She’d been present for part of Thorin Oakenshield’s interview with Thranduil. While she privately agreed with the dwarf that the wood elves were being a bit harsh locking the dwarves up for basically being lost in the woods, she could also see Thranduil’s point that Thorin had been rude and insulting. And she was pretty sure she herself was the only elf not bothered that the dwarves had drawn the spiders in to break up more than one feast in the forest. Even her brothers had been annoyed after the first time.

“You have met my companions, then?” Bilbo asked wryly.

“Yep. Know where they’re all locked up,” Buffy replied. “What’s your deal?”

Bilbo sighed.

“Well, as I’m the only one not locked up- yet, that is-“

Buffy shrugged.

“I’m not going to rat you out,” she assured him. “So unless you were planning on making yourself known to other elves-“

Bilbo shook his head, and launched into a brief telling of how it was that he, a respectable hobbit of good family from the Shire, came to be in Mirkwood Forest with thirteen dwarves he was not quite in charge of. Buffy got the feeling that a few interesting details were being left out- in particular the how exactly he got away from the goblins in the Hithaeglir.

“So I’m trying to work out a way to get my friends out,” he finished.

Buffy frowned.

“Aren’t you putting the cart in front of the horse?” she asked.

“How do you mean?” Bilbo said, his little brow furrowing.

“Well, getting them out of their cells is no big, since I’m guessing pickpocketing is pretty easy for the invisible,” Buffy said, grinning as Bilbo flushed. “But once you’re out, then what?”

“We escape and continue on to Laketown,” Bilbo said.

“Mmm,” Buffy nodded. “You might want to work on the nitty-gritty of that plan. I mean, not to throw stones or anything, but once you get out of the gates, you’re still in the forest. And your dwarves don’t seem to have been doing too well out there.”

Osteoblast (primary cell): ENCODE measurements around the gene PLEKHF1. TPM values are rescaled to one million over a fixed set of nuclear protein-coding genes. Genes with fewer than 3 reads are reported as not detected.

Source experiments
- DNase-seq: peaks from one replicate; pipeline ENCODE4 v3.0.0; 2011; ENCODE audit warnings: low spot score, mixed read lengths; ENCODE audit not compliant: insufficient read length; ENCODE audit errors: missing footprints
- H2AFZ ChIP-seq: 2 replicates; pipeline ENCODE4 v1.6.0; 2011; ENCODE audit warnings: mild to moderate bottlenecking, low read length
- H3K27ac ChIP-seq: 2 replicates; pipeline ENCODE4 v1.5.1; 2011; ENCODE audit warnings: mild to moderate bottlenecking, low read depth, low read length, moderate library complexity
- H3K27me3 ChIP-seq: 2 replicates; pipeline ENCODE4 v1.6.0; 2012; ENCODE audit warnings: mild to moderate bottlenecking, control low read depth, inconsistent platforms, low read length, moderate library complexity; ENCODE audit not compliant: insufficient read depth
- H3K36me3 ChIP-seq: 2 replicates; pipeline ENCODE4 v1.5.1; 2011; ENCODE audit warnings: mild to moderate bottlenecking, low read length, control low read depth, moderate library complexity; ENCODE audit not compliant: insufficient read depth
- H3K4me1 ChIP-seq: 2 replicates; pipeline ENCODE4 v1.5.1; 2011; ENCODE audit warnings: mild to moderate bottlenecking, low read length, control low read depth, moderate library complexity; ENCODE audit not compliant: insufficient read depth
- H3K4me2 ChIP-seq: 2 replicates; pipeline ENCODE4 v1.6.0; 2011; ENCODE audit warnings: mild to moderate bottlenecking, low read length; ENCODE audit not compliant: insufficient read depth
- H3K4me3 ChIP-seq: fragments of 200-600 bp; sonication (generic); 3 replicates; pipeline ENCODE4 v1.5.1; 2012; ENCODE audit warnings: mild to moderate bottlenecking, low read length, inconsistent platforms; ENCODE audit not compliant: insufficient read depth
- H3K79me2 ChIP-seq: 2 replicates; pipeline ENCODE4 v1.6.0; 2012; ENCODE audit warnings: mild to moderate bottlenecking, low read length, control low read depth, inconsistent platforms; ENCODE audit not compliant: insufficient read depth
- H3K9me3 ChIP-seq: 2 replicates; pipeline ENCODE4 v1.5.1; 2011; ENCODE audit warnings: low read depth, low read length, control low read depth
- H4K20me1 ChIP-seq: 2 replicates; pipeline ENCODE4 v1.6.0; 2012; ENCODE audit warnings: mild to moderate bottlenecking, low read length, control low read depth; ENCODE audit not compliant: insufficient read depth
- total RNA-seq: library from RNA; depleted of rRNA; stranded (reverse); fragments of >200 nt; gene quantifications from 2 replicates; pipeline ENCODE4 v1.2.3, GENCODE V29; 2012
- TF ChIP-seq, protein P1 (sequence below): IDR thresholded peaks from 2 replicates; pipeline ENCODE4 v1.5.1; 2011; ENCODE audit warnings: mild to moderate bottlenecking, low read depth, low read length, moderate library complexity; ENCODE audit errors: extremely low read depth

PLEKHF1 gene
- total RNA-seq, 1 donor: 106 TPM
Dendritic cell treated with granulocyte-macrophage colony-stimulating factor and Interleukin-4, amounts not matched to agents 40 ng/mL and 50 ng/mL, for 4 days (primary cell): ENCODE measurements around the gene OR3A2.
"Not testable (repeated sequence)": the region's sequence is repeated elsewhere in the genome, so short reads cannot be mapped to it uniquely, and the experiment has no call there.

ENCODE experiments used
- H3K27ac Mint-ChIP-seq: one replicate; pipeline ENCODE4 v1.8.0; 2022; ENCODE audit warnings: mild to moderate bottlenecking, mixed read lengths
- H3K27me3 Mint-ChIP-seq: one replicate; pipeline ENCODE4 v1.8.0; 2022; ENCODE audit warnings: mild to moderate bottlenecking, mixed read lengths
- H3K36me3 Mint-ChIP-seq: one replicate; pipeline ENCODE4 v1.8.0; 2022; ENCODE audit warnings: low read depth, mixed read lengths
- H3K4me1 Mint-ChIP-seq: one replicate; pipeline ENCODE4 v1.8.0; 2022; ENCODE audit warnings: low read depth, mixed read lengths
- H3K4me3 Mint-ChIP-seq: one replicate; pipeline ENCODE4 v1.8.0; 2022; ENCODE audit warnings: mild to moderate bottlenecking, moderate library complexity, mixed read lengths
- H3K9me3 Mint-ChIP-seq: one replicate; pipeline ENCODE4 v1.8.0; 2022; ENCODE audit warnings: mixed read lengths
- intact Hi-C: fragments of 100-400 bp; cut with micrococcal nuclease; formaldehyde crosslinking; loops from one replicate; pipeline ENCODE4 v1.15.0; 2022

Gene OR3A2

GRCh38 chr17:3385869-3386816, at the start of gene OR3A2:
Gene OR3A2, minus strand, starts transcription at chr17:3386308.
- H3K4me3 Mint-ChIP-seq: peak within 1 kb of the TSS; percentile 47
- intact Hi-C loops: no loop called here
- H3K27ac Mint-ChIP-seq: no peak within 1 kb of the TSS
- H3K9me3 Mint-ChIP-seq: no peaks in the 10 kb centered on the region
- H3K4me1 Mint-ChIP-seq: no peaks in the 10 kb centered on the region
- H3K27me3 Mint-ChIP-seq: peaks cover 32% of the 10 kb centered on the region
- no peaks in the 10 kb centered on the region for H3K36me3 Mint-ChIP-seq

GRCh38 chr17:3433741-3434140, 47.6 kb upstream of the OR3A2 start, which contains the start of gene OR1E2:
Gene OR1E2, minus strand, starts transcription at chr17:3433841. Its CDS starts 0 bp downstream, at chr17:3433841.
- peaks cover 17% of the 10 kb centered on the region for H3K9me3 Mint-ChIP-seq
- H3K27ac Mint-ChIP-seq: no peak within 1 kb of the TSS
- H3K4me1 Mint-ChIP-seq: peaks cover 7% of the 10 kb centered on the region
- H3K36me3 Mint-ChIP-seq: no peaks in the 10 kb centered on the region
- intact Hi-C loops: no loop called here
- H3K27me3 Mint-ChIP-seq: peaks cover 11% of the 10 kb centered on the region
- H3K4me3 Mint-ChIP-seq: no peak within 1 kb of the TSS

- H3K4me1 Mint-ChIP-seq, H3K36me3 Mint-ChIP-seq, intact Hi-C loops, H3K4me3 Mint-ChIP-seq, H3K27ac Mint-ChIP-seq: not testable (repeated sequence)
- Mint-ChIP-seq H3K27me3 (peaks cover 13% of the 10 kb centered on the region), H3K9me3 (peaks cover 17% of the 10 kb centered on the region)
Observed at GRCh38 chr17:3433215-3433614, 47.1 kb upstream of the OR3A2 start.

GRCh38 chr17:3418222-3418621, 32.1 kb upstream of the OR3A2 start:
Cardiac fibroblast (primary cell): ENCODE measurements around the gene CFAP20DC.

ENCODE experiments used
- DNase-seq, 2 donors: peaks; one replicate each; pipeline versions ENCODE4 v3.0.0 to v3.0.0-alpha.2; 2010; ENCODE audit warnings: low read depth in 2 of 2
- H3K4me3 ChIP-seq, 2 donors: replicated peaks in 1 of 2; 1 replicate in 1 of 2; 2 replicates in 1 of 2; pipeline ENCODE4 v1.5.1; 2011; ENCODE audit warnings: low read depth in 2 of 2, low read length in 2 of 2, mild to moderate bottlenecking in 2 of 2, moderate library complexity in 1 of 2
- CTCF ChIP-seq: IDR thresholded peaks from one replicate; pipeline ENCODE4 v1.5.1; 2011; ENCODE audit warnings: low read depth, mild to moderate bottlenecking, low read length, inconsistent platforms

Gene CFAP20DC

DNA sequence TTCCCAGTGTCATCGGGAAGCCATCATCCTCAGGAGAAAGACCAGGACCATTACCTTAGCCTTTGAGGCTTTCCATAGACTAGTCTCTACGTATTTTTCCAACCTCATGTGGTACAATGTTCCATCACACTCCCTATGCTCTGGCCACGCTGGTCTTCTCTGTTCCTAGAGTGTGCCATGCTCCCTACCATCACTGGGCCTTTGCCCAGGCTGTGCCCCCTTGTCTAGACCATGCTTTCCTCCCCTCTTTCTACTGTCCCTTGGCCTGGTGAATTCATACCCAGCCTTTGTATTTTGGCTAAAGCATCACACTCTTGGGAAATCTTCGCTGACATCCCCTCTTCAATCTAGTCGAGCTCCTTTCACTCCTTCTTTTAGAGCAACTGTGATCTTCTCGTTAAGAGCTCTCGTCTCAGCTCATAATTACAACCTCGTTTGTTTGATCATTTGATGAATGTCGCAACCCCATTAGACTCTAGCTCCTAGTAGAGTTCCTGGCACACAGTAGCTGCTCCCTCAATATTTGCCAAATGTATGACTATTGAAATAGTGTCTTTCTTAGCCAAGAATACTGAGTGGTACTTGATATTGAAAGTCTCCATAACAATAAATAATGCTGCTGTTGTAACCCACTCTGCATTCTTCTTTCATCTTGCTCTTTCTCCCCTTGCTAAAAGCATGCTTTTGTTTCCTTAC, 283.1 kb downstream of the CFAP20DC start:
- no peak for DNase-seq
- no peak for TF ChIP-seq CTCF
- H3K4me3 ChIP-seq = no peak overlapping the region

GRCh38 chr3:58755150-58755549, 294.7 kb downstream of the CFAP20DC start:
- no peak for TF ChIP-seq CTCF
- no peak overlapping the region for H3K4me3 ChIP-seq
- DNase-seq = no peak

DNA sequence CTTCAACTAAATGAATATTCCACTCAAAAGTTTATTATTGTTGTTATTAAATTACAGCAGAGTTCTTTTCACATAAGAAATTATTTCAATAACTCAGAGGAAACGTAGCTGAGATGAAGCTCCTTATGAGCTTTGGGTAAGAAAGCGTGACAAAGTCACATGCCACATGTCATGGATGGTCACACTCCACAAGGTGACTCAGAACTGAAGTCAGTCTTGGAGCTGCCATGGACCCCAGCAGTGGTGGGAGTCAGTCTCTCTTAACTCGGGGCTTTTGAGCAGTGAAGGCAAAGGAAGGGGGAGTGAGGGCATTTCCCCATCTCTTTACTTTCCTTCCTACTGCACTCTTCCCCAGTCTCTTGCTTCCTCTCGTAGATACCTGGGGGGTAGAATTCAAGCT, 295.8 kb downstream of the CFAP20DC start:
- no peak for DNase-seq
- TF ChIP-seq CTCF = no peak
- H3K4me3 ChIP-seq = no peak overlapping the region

Seeing Bilbo about to argue, she snorted.

“Don’t even try to say you had it under control. I’m a fighter and I wouldn’t say I could control the spiders. Being invisible’s nice, but there’s only one of you and a butt-ton of them.”

“A button?” Bilbo asked in confusion, glancing down at a waistcoat that had clearly seen better days.

Buffy sighed. Not for the first time, she wondered how much longer it would be before the Els judged they had visited long enough with the wood elves. Messing with Legolas was fun, but she wanted to get back to the Scoobies. She missed being around people who understood her.

“Lots,” she clarified. “Way, way more than one.”

“Oh,” Bilbo said, looking crestfallen. “Yes, I hadn’t thought on that.”

Buffy nodded.

“I could tell. You might also want to start thinking about the ‘how to deal with the dragon’ part, because I bet you all the gold in that mountain your dwarves are going to leave that entirely up to you.”

Now it was Bilbo’s turn to nod, ruefully, as he acknowledged that she was likely right. Buffy felt the urge to clap the poor little guy on the back and tell him things would probably work out in the end- they usually did. But truthfully, even she thought that sending someone three feet tall to deal with a dragon was asking a bit much.

“Well, let me know when you have a plan,” she said, making to retrace her steps toward more populated areas of the caves.

She grinned as Bilbo’s little eyebrows shot up.

“It occurs to me that once you have a workable plan, a distraction might help with the getting away part,” she explained. “Trust me, when it comes to distraction, I’m your girl… uh, elf.”

Bilbo smiled.

“I will think on it as you say, Lady Anariel.”

Buffy was pleased to note that he didn’t need her to explain that he should come find her once he had his plan. Even if he wasn’t invisible, he moved quietly enough to escape most wood elves’ notice. But that made her remember the feeling that had accompanied the invisibility.

As he turned to go, Buffy couldn’t help herself.

“Hey, Bilbo?”

When he paused, she said it in a rush, before she could change her mind.

“You should save the disappearing act for when it’s really important. Magic always has a price, and I suspect the trick you’re using has a high one.”

She moved back up the corridor before Bilbo Baggins could reply. She wasn’t sure why she’d said it, except that something about the hobbit reminded her of Xander when she first met him- in a little over his head, but determined to help his friends all the same.